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A Day To Remember Our Miners

A report by Gary Marsh of RCT County Borough Council

and Terry Mann from GTFM who also recorded the audio clips  


The sun shone on Clydach Vale as hundreds of people gathered on the hillside to remember those people killed in the five coal-mining disasters in the area between 1900 and 1965.


The annual Clydach Valley Mining Memorial Service has taken place at Cambrian Memorial Park, with a record number of people in attendance.


It was organised by Bill Richards with Cwm Clydach Community Development Trust, supported by Rhondda Cynon Taf Council.


Among the guests was Rhondda Cynon Taf Deputy Mayor, Cllr Ann Crimmings, Cllr Robert Bevan, Cabinet Member for Sustainable Development, Leisure and Tourism, and former Wales First Minister, Rt Hon Rhodri Morgan.

Rhodri Morgan with Ann Crimmings  

Cllr Crimmings said: “This is an important day to remember all those people who lost their lives in the coal industry. It is difficult for certain generations of people to image how these men went to work each day, down a dark black hole, and many never coming back up to the light ever again, to feel the warm sunshine on their faces.”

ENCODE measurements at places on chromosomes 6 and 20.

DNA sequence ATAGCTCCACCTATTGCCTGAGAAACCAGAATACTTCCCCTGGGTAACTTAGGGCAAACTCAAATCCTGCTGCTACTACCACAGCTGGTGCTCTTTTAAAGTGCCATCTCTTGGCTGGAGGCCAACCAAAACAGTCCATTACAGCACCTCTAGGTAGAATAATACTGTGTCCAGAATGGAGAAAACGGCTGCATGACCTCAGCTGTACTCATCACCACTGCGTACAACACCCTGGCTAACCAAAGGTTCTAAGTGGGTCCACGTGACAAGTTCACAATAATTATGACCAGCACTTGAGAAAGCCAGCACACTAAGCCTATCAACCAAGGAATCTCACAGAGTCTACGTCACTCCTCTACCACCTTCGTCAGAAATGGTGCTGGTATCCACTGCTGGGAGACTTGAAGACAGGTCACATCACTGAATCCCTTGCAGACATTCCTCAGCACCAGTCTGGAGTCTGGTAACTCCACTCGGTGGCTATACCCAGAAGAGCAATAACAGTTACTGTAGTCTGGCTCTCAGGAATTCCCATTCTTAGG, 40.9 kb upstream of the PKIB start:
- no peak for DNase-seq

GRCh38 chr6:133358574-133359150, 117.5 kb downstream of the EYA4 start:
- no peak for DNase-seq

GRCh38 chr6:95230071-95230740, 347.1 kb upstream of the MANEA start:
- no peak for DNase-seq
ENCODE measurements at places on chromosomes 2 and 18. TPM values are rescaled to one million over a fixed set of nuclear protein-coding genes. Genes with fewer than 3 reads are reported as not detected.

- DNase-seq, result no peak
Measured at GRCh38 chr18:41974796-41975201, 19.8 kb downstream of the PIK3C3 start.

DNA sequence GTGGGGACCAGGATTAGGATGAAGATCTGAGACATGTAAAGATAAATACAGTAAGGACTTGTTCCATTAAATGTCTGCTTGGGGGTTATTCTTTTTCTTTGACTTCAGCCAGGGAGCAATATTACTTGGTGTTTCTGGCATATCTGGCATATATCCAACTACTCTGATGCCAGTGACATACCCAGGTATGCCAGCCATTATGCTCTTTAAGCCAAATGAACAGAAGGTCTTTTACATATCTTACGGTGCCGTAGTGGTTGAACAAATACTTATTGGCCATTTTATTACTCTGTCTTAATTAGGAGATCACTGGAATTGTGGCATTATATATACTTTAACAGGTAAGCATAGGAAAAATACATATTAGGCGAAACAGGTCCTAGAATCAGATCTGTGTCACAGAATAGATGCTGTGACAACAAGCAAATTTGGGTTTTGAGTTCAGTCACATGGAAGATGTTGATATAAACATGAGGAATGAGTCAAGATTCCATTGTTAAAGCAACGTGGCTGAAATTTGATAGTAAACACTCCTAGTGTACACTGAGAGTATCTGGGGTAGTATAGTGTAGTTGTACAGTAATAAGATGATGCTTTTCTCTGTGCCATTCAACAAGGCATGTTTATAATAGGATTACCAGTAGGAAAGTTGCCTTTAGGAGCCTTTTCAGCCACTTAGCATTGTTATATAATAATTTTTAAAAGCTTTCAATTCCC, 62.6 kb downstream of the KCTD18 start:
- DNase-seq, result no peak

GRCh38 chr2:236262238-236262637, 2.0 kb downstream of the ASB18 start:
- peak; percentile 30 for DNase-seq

The event was a Service of Remembrance for the 75 men, five children and one mother who died during the disasters.


Led by Father Philip Leyshon, a Minute’s Silence will be observed, followed by the tolling of the bells of St Thomas Church.


A roll call of the 1941 and 1965 disaster victims was then read out by Myrddin Ptirchard, a survivor of the 1965 explosion. This was followed by the laying of wreaths, carried out by Cyril Windos, 85, and 100-year-old Trevor Ward.


The song ‘An Ordinary Day, 17th of May’, specially recorded for the occasion by Lesley Caesar, was played. Lesley is the daughter of Johnny Caesar, the man who wrote If I Could See the Rhondda One More Time.


There were also renditions of Moon River, Cwm Rhondda, as well as performances of Take Me Home and My Wales by the Cwm Clydach School Choir.


Barbara Rusz, the eldest daughter of Richard Hucker, who died in the 1965 Cambrian Colliery disaster, aged 32, spoke of the family heartache during the ceremony.


She said: “I was a child when my father was taken from us, but as long as there is a Hucker family member alive, we will always be present at this annual memorial service.”



Sound Clips:

Click to hear Bill Richards tell GTFM why he organises this event

Click to hear Cllr Ann Crimmings telling GTFM she found the event very moving

Click to hear Rt Hon Rhodri Morgan tell GTFM why he accepted Bill Richards invitation to attend